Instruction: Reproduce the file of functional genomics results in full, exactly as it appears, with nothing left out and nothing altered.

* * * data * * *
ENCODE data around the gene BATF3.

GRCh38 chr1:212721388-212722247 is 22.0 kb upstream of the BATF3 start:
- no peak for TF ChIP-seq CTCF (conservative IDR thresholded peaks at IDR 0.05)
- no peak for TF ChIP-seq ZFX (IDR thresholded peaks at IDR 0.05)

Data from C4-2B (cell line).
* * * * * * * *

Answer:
ENCODE data around the gene BATF3.

GRCh38 chr1:212721388-212722247 is 22.0 kb upstream of the BATF3 start:
- no peak for TF ChIP-seq CTCF (conservative IDR thresholded peaks at IDR 0.05)
- no peak for TF ChIP-seq ZFX (IDR thresholded peaks at IDR 0.05)

Data from C4-2B (cell line).